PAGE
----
- Category: Volume 87 (Fall 2015 - Spring 2016)
- Published: 28 October 2015
- Written by JAMES ROMANO | CONTRIBUTING WRITER
Students who live in the University Bluffs and other off-campus residences have been complaining about the construction along the beach of Ocean Avenue throughout the duration of this fall semester.
The construction can be attributed to Superstorm Sandy, which pummeled the East Coast in 2012. The northernmost section of the Long Branch boardwalk, located in Pier Village, survived the storm The older section located further south was not as lucky.
The boardwalk construction commenced in May, just as the spring semester for the 2014 to 2015 school year ended. Not only is the boardwalk being re-erected, but other structures are currently in the building process. “Roadway, boardwalk, retaining wall, bluff, curbs, concession stand, restrooms, lights, railing, access ways down on to the beach are all involved. It’s pretty multifaceted,” said Howard Woolley, the Business Administrator for the city of Long Branch. “It goes far beyond the boardwalk.”
Regardless of the complexity, many Monmouth University students are not happy. “No one said anything about the construction when I signed the lease to my apartment last spring,” said Trevor Rawlik, a senior health studies major, who lives immediately north of the University Bluffs. “This could have possibly affected my decision to maybe live elsewhere this year.”
Rawlik is awoken at approximately 8 a.m. to 9 a.m. almost every morning to the sounds of heavy machinery. “I hear the sounds of jackhammers, Caterpillar equipment, and men talking,” Rawlik said.
“The workers’ equipment can be noisy sometimes, but I’m usually leaving my apartment by then,” said Joe Ruggiero, a junior communication major who lives in the University Bluffs. Off-campus residents, like Ruggiero, leave their apartments early in order to escape the numerous noises heard throughout the day.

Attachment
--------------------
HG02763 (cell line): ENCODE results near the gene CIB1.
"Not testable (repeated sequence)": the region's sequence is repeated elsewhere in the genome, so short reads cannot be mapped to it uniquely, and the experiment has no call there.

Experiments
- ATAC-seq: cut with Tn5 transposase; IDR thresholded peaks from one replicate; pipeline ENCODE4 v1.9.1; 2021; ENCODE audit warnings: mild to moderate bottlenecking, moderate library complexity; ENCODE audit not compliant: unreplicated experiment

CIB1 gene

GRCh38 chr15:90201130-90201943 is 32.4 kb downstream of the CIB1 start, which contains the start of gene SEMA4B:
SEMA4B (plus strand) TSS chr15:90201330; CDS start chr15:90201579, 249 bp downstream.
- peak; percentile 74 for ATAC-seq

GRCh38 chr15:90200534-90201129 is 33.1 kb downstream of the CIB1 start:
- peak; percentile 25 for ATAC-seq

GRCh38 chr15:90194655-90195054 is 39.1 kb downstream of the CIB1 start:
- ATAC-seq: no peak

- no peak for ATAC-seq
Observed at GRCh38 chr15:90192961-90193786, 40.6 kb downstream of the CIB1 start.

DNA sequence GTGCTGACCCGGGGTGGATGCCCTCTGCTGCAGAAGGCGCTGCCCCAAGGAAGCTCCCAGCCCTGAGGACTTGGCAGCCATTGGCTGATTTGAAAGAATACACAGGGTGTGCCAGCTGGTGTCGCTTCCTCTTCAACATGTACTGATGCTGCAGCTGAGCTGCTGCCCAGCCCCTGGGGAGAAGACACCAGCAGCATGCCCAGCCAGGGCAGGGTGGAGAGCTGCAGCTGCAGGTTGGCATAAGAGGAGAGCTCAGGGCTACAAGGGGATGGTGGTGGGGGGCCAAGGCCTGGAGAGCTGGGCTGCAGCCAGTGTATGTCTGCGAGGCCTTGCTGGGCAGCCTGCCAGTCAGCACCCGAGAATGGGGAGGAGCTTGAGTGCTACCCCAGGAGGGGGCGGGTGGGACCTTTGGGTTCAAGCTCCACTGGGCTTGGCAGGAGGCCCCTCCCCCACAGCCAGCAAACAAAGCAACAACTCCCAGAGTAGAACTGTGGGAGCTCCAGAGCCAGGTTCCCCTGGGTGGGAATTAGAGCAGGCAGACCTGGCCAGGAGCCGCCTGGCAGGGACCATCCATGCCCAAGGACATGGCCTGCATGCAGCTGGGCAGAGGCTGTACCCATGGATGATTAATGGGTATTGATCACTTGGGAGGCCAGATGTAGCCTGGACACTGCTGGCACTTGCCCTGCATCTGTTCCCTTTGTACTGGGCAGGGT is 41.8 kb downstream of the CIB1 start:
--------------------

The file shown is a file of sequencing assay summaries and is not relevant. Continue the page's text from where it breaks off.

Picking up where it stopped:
The noise is not the only grievance. “It’s an eyesore too,” Rawlik said. “I try to look out my front door and see the ocean, but instead I see a chain-link fence and a crane.” The fence, Rawlik mentioned, runs the length of the construction, which extends from Brighton Avenue to Morris Avenue, the street directly south of Pier Village.
“It would be nice if the fence wasn’t blocking the beach access,” Ruggiero said. Both Rawlik and Ruggiero have to walk three blocks north towards Cottage Place to gain beach admission.
“George Harms Construction Co. is the principal contractor for this job,” Wolley said. “The contract calls for substantial completion of the boardwalk by May of 2016 and completion of the structures adjacent to the boardwalk by July.” George Harms Construction Co. of Howell, NJ won the contract with a $14.4 million bid.
The Federal Emergency Management Agency agreed to reimburse Long Branch for 90 percent of the cost for the comprehensive construction. “FEMA gives municipality funds to rebuild infrastructures after natural disasters,” Woolley said. The city of Long Branch is responsible for the remaining 10 percent. Woolley said that the city is paying extra to make the boardwalk wider, which will cost between $700,000- $800,000. “The boardwalk was too narrow,” Woolley said. The old boardwalk was originally 10 feet wide. The newly reconstructed boardwalk, lying on the footprint of the old path, will range from 16 to 20 feet wide.
“I cannot tell you what the winter weather will be like, but if they (George Harms Construction Co.) get a decent winter, they will be well ahead of that schedule,” Woolley said. “These guys work rain or shine.”
Because of the construction, the city of Long Branch was forced to close portions of Ocean Avenue beach access points such as West End, Brighton Avenue, North Bath Avenue, and South Bath Avenue. “We still had a great beach year regardless of having all of those beaches closed,” Woolley said. “The weather was phenomenal and we have big numbers on the board to catch next year.” Woolley and the rest of the Long Branch municipality hope the new structures spark a surge in beachgoers.
Even though the construction is predicted to last the duration of this school year, Monmouth off-campus residents who live in the area can hope for a mild winter so George Harms Construction Co. can potentially finish earlier than anticipated. “These guys have been tremendous in terms of accommodating walkers and joggers along the beach,” Woolley said.
Students and Long Branch residents alike can look forward to the wider boardwalk along with the other facilities, such as the concession stand and restrooms that will extend all the way north to Pier Village.
PHOTO TAKEN by James Romano